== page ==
OLYMPIA — In light of concerns that the state would not be able to pay for the Legislature’s landmark 2019 promise to make college more affordable, lawmakers late Thursday passed a bill that would change the tax that’s supposed to fund the measure.

Initially, the 2019 package planned to use a business-and-occupation tax to pay for a measure that would make tuition at public colleges significantly more affordable or free for students statewide, starting in the 2020-21 school year.

The new bill, sponsored by Sen. Jamie Pedersen, D-Seattle, replaces the tax lawmakers approved last year with a different version of that tax. In addition to worries that there wouldn’t be enough funding, lawmakers were concerned that last year’s version was so complicated, there could be trouble collecting it. Instead of a three-tiered tax on services, for example, it sets a 1.75% rate for most businesses that gross more than $1 million annually.

“But most importantly, the bill will protect our historic investments in higher education that the Legislature made in 2019,” Pedersen wrote Thursday night in an email. “Every student in our state will have access to an affordable higher education.”

Democratic House lawmakers Thursday night approved Senate Bill 6492, 52 to 45. No Republicans voted in favor of the bill; five Democrats from swing districts around the Puget Sound voted against it. The new version of the tax would raise about $234 million over the 2021-23 budget cycle to fund the Washington College Grant.

The measure, which has passed the Senate, now heads to Gov. Jay Inslee. As long as a review of the bill by the governor’s office doesn’t raise any concerns, Inslee intends to sign it into law, according to spokesman Mike Faulk. If Inslee signs it, the law would take effect April 1.


The legislation comes in response to higher-than-expected costs for the Washington College Grant, which lawmakers created through last year’s Workforce Education Investment Act.  The move drew national fanfare for its promise to pay full tuition and fees for about 110,000 students from families who make less than $50,000 a year — and partial tuition for families who make up to the state’s median income, which is about $92,000 for a family of four. Next school year is the first time students would be eligible for the benefit.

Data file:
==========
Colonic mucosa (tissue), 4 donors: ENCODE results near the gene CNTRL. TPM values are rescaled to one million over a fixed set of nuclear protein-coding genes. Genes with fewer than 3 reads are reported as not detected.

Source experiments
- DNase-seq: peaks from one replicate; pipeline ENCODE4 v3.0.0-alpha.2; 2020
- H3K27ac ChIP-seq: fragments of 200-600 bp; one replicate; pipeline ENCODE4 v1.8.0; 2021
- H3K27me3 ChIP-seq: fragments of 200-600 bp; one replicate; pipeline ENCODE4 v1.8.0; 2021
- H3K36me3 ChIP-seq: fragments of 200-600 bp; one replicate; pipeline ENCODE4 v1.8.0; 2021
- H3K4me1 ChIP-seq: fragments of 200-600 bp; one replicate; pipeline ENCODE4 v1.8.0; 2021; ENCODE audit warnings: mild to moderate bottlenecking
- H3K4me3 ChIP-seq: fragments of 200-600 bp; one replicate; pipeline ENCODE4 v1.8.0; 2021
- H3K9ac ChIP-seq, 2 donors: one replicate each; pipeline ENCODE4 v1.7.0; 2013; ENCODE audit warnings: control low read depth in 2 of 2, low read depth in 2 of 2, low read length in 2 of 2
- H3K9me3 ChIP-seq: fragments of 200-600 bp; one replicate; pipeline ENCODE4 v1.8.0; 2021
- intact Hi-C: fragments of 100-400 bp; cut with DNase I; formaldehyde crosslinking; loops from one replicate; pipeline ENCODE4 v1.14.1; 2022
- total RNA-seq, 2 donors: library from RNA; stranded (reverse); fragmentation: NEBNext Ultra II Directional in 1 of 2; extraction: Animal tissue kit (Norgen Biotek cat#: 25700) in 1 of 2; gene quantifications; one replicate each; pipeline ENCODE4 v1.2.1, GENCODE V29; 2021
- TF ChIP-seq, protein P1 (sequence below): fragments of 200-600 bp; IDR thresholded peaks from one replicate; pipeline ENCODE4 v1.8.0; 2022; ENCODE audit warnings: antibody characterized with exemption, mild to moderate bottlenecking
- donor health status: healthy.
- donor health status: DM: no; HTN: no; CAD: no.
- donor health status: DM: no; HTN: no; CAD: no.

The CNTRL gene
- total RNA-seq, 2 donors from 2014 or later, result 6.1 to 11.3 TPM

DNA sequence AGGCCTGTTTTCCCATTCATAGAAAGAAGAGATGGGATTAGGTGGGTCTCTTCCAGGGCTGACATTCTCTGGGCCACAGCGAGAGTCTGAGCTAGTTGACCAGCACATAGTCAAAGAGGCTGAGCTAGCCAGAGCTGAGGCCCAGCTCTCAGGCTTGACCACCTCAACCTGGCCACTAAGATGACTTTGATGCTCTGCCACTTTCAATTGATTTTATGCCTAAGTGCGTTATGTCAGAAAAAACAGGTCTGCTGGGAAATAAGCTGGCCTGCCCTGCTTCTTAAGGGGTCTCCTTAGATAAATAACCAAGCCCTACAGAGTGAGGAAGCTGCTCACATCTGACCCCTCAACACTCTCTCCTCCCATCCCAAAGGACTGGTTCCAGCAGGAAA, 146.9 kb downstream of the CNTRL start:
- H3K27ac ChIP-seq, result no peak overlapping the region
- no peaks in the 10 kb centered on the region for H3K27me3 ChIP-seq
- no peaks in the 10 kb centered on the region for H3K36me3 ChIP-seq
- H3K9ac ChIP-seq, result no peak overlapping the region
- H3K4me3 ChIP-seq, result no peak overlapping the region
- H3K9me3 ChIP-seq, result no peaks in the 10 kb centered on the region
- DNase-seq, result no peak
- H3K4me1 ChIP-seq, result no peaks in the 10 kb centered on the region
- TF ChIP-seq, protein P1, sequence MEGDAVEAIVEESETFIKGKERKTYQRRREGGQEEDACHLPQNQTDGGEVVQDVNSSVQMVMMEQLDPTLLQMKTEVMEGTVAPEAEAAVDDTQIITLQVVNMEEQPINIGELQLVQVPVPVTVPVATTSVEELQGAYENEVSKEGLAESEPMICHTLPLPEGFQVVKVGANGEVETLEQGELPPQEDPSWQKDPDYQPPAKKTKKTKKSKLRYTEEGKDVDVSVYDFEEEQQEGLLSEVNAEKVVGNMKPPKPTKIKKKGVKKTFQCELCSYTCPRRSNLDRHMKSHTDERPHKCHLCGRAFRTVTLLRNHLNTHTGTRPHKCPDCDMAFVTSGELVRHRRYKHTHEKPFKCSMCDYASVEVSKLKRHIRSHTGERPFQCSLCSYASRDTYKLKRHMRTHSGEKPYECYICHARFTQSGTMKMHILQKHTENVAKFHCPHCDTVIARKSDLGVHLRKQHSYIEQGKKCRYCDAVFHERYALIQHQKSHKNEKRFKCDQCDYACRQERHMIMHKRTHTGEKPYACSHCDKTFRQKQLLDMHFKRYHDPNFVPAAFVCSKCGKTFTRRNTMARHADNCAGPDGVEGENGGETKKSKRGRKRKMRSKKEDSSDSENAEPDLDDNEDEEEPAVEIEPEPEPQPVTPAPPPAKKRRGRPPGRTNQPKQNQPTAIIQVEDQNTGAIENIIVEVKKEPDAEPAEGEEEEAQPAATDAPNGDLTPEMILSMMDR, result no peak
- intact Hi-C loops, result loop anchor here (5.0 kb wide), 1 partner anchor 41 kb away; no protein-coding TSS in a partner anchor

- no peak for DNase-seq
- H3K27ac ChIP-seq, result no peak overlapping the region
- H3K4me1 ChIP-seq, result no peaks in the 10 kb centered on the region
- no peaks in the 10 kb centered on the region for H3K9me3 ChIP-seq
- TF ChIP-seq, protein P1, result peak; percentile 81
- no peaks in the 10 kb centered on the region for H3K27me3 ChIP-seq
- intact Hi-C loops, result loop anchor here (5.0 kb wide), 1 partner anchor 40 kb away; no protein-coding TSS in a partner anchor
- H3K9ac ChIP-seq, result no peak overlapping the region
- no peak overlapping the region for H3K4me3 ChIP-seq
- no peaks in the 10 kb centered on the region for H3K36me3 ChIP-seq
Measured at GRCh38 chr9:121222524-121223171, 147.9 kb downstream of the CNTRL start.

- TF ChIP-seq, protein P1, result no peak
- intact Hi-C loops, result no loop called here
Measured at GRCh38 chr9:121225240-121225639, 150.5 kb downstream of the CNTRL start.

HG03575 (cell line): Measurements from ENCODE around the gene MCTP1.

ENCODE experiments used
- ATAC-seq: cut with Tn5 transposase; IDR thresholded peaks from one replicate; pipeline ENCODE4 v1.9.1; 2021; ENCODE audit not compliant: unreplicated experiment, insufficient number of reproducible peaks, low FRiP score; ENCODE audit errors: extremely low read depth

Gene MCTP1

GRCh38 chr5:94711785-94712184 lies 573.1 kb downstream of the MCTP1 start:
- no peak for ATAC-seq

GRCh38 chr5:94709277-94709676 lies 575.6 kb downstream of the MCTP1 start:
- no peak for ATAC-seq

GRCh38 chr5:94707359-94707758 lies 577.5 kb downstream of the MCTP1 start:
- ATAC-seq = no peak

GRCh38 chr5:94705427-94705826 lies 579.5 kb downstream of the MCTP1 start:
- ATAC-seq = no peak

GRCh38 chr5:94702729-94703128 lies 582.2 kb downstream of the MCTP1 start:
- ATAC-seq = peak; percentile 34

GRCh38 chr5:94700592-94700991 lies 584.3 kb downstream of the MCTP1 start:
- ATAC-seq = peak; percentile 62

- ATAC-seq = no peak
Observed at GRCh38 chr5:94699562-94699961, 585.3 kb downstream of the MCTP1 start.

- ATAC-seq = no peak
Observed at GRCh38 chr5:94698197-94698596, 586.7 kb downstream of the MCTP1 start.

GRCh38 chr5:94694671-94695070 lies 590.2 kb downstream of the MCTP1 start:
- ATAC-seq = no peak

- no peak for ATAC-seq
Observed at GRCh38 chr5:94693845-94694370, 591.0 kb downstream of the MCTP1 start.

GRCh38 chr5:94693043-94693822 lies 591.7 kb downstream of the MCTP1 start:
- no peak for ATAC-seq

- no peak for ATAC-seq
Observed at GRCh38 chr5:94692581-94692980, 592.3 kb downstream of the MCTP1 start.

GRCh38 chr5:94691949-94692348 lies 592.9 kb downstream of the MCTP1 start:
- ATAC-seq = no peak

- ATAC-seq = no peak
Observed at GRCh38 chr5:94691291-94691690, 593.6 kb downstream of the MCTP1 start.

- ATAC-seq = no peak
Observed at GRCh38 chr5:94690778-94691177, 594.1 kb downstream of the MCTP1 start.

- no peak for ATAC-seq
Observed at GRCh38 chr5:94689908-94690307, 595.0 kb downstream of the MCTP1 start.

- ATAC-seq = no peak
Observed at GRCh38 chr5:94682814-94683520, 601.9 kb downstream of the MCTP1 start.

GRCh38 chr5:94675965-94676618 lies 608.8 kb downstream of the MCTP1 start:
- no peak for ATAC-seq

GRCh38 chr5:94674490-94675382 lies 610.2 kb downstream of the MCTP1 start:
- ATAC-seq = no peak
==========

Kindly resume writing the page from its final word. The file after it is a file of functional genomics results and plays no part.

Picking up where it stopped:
The Washington College Grant replaced the State Need Grant, which ran out of money every year. The premise of last year’s college-affordability legislation, which came as Inslee campaigned for president, was to guarantee financial aid for anyone who qualified. The new program ends Washington’s financial-aid waitlists.

Republicans, who opposed last year’s version of the tax, also opposed this new one. Rep. Brandon Vick, R-Vancouver, said lawmakers should instead use the higher-than-projected revenue from existing taxes to fund college affordability.

“Our projected revenue increases alone since we left last year are enough to fund all of these college slots,” Vick said during the House debate.

SB 6492 retroactively repeals last year’s three-tiered set of surcharges for business-and-occupation taxes on services that took effect Jan. 1, meaning those surcharges wouldn’t have to be collected. Under the previous legislation, more than 80,000 Washington businesses that rely on highly educated workers saw their annual tax rate jump from 1.5 to 1.8%. The new bill lowers this rate to 1.75% and changes the mix of businesses subject to the surcharge. Now, all businesses that gross more than $1 million annually are required to pay this higher rate, regardless of the type of workers they employ.

The bottom line: fewer businesses will pay a surcharge, but they’ll generate more tax revenue since they gross more money than businesses previously subject to the tax.


The bill also sets a 1.5% business-and-occupation tax rate — which was the rate before last year’s tax plan — for hospitals and some other categories, and services with less than $1 million in gross receipts annually, according to a legislative analysis. The bill levies a 1.22% “advanced computing surcharge” on some of these businesses, such as Microsoft and Amazon, which brings their total tax rate to 2.72%. That surcharge would tax those companies up to $9 million per year.

Democrats argued Thursday night that it’s necessary not just for students, but to train the workers needed for qualified jobs in Washington.

House Majority Leader Pat Sullivan, D-Covington, said his daughter graduated from Seattle University in December and applied for a Kent School District job on Wednesday.

“She starts tomorrow,” Sullivan said after Thursday’s night’s vote. “They are so desperate for people.” This college program, he added, “fills that void.”